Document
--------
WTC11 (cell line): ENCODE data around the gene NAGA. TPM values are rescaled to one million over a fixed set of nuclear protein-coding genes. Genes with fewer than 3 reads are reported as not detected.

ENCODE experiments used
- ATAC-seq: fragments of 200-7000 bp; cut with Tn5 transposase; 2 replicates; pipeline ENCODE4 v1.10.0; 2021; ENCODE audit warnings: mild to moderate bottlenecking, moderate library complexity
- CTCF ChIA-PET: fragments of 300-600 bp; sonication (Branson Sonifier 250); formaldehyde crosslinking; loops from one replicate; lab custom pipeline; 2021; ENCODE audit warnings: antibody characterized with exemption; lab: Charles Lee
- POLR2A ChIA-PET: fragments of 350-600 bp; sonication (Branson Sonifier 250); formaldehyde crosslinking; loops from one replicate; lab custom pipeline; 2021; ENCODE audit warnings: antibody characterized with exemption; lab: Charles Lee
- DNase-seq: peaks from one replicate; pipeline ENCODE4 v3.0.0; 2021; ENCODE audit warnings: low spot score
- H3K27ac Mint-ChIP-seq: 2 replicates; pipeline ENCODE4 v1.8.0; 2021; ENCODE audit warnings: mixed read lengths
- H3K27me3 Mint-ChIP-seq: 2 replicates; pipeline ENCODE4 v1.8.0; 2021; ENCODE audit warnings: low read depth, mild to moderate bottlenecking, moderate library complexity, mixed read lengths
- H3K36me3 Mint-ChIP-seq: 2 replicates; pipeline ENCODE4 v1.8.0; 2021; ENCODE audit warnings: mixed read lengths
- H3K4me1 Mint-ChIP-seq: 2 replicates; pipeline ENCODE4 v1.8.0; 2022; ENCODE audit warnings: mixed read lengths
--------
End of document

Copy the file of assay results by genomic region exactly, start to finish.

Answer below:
WTC11 (cell line): ENCODE data around the gene NAGA. TPM values are rescaled to one million over a fixed set of nuclear protein-coding genes. Genes with fewer than 3 reads are reported as not detected.

ENCODE experiments used
- ATAC-seq: fragments of 200-7000 bp; cut with Tn5 transposase; 2 replicates; pipeline ENCODE4 v1.10.0; 2021; ENCODE audit warnings: mild to moderate bottlenecking, moderate library complexity
- CTCF ChIA-PET: fragments of 300-600 bp; sonication (Branson Sonifier 250); formaldehyde crosslinking; loops from one replicate; lab custom pipeline; 2021; ENCODE audit warnings: antibody characterized with exemption; lab: Charles Lee
- POLR2A ChIA-PET: fragments of 350-600 bp; sonication (Branson Sonifier 250); formaldehyde crosslinking; loops from one replicate; lab custom pipeline; 2021; ENCODE audit warnings: antibody characterized with exemption; lab: Charles Lee
- DNase-seq: peaks from one replicate; pipeline ENCODE4 v3.0.0; 2021; ENCODE audit warnings: low spot score
- H3K27ac Mint-ChIP-seq: 2 replicates; pipeline ENCODE4 v1.8.0; 2021; ENCODE audit warnings: mixed read lengths
- H3K27me3 Mint-ChIP-seq: 2 replicates; pipeline ENCODE4 v1.8.0; 2021; ENCODE audit warnings: low read depth, mild to moderate bottlenecking, moderate library complexity, mixed read lengths
- H3K36me3 Mint-ChIP-seq: 2 replicates; pipeline ENCODE4 v1.8.0; 2021; ENCODE audit warnings: mixed read lengths
- H3K4me1 Mint-ChIP-seq: 2 replicates; pipeline ENCODE4 v1.8.0; 2022; ENCODE audit warnings: mixed read lengths